The new education-building has a wooden construction including the roof, which has been formed from a system of wooden trusses. The facades consist of partitions of prefabricated insulated wood-cassettes. The attic is unheated, so the insulation is horizontally placed above the ceilings.


The extended exhibition-building as well as the education-building are clad on all facades and roofs with either thatched straw or wooden slats.


Exterior surfaces


In regards to the extensive use of thatched surfaces, especially the large overhangs, experts from both Denmark and Holland have been involved in developing the different solutions of the design. Special focus has also been given to the fire-issues of using thatched surfaces to such an extent. All surfaces are therefore fire protected with a special build-up behind the straw, as well as the surfaces around main access-ways and fire-escape routes, which have been treated with a fire-retardant on the actual surface of the thatch. The amount of thatched surfaces is 2.600 m2, and 25.000 bundles of thatching straw have been used. The straw has been harvested locally in two different inlets nearby.


The wood-cladded facades and roofs are done with the use of Robinia, also called Black Locust. The cladding has been pre-patinated and mounted with a distance between the surface behind, and integrated hatches for servicing the gutters etc. Underneath the cladding, the roofs are constructed as a traditional roofing-felt build-up.


Robinia is a high-density wood forested in central Europe, and requires no further maintenance. The slats will continue to patinate towards silver grey over time. 3.200 meters of wooden slats have been used in the process.


All glass-partitions are framed with oil-treated oak.


The boardwalk and terraces are clad with Thermowood, a heat-treated pine that is naturally impregnated. 


Interior surfaces


All new floors are cast concrete. Walls are made up of a plywood-enforced, light steel wall with gypsum board surface. The ceilings in the exhibition spaces are acoustic plaster, while the ceilings in the new education-building and secondary spaces in the exhibition have been fitted with sound-absorbent ceiling-plates.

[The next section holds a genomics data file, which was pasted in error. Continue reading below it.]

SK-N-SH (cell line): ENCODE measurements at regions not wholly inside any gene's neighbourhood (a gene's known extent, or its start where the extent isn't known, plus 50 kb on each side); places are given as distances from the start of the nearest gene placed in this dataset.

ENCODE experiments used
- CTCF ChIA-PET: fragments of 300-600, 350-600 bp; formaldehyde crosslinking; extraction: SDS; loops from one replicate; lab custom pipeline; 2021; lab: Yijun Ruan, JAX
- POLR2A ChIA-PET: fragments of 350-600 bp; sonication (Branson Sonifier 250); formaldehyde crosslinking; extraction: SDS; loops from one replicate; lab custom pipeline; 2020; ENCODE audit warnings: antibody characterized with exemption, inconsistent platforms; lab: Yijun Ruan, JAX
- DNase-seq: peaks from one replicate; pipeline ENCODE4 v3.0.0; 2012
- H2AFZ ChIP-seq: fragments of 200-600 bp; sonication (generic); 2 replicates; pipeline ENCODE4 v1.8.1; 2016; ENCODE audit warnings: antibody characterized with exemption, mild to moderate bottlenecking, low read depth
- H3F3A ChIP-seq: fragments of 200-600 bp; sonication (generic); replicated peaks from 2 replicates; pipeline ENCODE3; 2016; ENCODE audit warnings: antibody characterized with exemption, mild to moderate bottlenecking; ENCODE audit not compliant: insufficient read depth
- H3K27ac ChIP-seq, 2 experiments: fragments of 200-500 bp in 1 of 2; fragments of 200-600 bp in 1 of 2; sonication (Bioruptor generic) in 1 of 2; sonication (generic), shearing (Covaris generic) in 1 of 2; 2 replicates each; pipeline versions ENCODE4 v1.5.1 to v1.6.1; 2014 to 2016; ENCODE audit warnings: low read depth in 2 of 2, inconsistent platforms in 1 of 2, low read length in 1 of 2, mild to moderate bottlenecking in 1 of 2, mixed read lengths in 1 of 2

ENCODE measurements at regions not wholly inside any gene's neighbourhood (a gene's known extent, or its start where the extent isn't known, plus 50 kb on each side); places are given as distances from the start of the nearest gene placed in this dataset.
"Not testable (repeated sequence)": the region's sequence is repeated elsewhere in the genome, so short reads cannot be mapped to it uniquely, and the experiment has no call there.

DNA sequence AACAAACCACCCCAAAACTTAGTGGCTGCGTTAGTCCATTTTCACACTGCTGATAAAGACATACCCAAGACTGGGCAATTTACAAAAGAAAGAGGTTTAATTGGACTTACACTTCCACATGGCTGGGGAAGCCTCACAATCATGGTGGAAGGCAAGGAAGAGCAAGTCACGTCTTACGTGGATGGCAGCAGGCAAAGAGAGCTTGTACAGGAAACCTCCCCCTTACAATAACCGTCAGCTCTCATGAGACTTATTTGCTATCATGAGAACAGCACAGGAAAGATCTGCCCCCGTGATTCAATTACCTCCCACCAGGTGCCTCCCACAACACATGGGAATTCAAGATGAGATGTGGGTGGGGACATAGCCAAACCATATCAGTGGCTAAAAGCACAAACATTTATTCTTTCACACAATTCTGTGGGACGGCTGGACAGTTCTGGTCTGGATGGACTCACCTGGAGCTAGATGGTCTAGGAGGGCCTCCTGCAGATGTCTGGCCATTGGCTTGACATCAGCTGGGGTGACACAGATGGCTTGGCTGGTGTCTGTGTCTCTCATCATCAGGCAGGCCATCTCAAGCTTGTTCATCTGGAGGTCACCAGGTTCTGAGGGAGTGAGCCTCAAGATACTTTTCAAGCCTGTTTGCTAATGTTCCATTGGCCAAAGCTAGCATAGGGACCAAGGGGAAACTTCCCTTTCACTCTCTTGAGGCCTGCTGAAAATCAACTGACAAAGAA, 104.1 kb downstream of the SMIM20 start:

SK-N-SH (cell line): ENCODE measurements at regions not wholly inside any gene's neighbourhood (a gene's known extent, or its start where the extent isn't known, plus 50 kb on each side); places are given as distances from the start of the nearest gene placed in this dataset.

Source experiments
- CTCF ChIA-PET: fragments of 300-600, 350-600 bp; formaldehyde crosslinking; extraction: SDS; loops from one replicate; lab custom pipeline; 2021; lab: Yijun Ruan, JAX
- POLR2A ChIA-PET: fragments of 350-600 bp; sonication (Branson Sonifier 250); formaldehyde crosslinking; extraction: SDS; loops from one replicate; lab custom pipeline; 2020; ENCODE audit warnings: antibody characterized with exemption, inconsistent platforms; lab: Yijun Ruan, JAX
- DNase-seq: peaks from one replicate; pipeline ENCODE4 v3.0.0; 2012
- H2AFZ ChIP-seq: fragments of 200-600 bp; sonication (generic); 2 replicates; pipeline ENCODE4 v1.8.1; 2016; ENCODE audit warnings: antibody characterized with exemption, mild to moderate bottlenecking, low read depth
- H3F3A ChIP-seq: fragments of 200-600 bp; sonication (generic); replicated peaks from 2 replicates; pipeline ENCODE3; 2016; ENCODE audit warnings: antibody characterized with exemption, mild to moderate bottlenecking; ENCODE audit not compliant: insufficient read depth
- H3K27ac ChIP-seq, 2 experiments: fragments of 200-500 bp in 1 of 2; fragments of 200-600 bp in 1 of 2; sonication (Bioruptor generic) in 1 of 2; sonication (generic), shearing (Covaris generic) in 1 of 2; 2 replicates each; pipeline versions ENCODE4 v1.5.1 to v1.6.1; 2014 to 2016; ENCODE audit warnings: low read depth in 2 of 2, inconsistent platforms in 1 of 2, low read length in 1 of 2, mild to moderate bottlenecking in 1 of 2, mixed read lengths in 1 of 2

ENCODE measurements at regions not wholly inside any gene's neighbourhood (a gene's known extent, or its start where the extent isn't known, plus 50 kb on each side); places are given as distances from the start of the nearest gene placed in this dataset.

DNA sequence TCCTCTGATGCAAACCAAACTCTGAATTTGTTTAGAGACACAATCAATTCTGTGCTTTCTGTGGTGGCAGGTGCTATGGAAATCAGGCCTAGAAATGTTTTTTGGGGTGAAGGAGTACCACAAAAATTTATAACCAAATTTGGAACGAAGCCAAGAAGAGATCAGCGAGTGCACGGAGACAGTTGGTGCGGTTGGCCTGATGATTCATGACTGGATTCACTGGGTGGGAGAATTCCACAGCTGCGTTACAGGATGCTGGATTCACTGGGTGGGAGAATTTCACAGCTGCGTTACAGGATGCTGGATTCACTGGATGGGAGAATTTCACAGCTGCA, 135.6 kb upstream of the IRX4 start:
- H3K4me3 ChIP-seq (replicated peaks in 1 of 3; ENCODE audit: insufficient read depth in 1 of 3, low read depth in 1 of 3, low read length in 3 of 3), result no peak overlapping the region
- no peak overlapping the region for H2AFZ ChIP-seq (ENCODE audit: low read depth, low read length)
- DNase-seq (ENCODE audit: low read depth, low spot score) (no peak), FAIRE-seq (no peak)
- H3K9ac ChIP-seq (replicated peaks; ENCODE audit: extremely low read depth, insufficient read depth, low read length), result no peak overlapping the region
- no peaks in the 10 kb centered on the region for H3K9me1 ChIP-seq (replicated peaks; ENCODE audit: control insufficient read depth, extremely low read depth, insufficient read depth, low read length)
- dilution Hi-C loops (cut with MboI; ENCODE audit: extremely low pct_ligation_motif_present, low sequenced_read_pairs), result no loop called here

Sustainability


The choice of materials and overall design solutions reinforce the concept of the building growing out of the landscape. The thatch itself is one of the only materials that you can use directly as is from nature, as a durable building-envelope. The durability of Robinia makes it easily comparable with exotic hard-woods, but without the risk of further contribution to rainforest deforestation. The choice of a light structure, primarily in wood, further minimizes the environmental impact of the building.


The wall and roof build-up, the carefully placed windows and skylights etc. are a result of both the exhibition demands as well as an ambition to lower the energy consumption of the building, which means that without the addition of solar-panels or similar active measurements, the building has a consumption of 40 kWh/ year.


Architect - Dorte Mandrup A/S


Landscape Architect - Marianne Levinsen Landskab ApS

Engineer - Steensen & Varming and Anders Christensen ApS

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    The Wadden Sea Centre The unique Wadden Sea intertidal zone is a joint venture between human enterprise and the dynamic forces of nature. Since the Iron Age, humans have chosen to settle here at the edge of the generous marsh lands on human-made hill islands – created for protection against the tide. Viking farms and villages, built out of wood and thatched with straw, were opportunely placed here, close to Ribe, the first trade city in Scandinavia. The Wadden Sea Centre is an extension...